Single cell cytometry has fundamentally increased our understanding of immunobiology and led to myriad biomedical applications. However, analysis of the immune repertoire remains challenging as T cells alone comprise an estimated diversity of one to one hundred million different antigen-specific T cells at frequencies as rare as one in one million.
To address these issues, we are developing programmable cytometry, a strategy where DNA-based constructs are used for cell analysis in contrast to optical labels. This approach provides the ability to construct massively multiplexed libraries at a scale that exceeds that of optical labels by orders of magnitude.
Our studies show that this approach is sensitive to single antigen-specific T cells  and allows nondestructive sorting of immune cells . We are applying these technologies to study immune responses to acute and chronic viral infections such as HIV and cancer immunotherapies.
 “DNA-barcoded pMHC tetramers for detection of single antigen-specific T cells by digital PCR” Anal. Chem. 91(4), 2695–2700 (2019).
 “Individually addressable and dynamic DNA gates for multiplexed cell sorting” Proc. Natl. Acad. Sci. USA 115(17), 4357–4362 (2018).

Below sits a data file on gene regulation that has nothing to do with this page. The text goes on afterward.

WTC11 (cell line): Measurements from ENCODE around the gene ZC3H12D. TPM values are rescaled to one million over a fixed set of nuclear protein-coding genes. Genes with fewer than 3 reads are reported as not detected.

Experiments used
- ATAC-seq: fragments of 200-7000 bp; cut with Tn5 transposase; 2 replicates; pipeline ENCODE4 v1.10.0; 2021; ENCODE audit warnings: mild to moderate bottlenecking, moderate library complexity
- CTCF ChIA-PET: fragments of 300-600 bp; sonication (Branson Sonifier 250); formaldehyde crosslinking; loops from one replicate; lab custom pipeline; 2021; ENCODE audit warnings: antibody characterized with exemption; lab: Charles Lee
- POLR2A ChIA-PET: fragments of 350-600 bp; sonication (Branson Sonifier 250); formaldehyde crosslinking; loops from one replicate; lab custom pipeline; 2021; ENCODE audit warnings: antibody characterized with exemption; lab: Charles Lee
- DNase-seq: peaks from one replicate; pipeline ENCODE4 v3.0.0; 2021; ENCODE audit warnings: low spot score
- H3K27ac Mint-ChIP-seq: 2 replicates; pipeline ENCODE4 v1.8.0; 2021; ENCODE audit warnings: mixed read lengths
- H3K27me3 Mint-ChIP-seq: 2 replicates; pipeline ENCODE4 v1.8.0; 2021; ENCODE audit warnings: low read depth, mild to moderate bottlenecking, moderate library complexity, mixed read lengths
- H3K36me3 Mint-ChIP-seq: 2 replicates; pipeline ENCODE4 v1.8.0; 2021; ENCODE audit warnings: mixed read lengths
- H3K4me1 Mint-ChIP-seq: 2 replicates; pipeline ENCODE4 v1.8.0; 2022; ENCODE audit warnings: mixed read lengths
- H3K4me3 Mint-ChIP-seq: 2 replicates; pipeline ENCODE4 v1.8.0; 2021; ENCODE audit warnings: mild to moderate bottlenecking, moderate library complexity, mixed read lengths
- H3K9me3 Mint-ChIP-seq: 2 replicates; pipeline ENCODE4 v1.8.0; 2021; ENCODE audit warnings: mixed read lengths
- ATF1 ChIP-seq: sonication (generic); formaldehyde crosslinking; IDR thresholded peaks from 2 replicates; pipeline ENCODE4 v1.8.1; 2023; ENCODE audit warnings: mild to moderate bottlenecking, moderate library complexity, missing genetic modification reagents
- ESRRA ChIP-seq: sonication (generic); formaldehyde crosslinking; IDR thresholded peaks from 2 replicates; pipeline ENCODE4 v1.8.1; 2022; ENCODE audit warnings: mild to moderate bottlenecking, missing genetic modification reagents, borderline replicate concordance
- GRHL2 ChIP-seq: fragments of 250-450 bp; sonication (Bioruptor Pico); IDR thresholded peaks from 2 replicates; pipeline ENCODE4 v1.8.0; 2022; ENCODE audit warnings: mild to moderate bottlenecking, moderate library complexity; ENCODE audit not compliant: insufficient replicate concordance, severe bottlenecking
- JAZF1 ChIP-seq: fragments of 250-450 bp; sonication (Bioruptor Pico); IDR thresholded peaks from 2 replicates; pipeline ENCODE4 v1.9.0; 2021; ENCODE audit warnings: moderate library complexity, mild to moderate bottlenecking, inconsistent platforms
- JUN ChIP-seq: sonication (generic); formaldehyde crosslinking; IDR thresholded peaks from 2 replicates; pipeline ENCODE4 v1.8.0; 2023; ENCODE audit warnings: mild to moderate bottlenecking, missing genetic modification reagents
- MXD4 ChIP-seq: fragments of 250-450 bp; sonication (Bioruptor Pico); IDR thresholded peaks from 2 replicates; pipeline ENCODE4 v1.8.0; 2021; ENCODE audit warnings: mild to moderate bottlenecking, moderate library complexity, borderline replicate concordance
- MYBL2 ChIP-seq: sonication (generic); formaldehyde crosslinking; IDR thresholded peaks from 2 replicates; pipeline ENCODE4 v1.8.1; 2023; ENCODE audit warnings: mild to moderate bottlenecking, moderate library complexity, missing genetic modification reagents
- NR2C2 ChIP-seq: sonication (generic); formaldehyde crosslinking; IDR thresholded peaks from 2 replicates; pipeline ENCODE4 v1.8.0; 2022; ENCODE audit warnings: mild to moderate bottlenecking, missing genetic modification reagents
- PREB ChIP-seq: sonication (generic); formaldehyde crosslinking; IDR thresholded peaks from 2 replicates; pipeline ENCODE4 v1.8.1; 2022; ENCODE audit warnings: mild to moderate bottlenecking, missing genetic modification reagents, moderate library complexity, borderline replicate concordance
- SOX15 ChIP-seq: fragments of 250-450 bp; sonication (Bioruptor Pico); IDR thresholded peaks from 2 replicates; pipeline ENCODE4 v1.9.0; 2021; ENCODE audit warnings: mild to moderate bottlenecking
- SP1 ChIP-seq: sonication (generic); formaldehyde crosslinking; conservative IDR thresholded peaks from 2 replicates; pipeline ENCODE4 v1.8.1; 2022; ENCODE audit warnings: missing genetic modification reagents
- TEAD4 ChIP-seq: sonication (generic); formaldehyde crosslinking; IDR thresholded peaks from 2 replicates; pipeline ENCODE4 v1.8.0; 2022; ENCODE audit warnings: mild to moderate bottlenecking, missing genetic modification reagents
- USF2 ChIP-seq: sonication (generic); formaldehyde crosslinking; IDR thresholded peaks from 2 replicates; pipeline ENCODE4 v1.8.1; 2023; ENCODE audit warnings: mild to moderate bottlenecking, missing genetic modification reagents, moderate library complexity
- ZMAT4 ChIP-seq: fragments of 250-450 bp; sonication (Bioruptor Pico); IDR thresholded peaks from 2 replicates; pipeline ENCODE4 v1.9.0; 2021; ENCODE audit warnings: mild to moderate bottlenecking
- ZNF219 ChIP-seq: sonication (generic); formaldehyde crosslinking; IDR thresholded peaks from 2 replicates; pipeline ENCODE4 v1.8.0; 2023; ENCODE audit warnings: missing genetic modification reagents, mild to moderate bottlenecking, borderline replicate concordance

Biological circuits engineered to interface with living systems as plug-and-play constructs will enable new applications for programmable immune therapies and diagnostics.
We are exploring how biomaterials that treat proteases as biological bits could be used to design biocircuits for medical applications. We recently demonstrated biomaterials that function as analogs of electronic components such as logic gates and analog-to-digital converters for use in drug delivery or disease detection .
We are extending these ideas to develop antimicrobial strategies that rely on protease-activatable prodrugs. By modeling bacterial treatment success and failure, we are designing logic-based treatment strategies to overcome resistance .
 “Protease circuits for processing biological information” Nat. Commun. 11, 5021 (2020).
 “Dimensionless parameter predicts bacterial prodrug success” Mol. Syst. Biol. 18: e10496 (2022).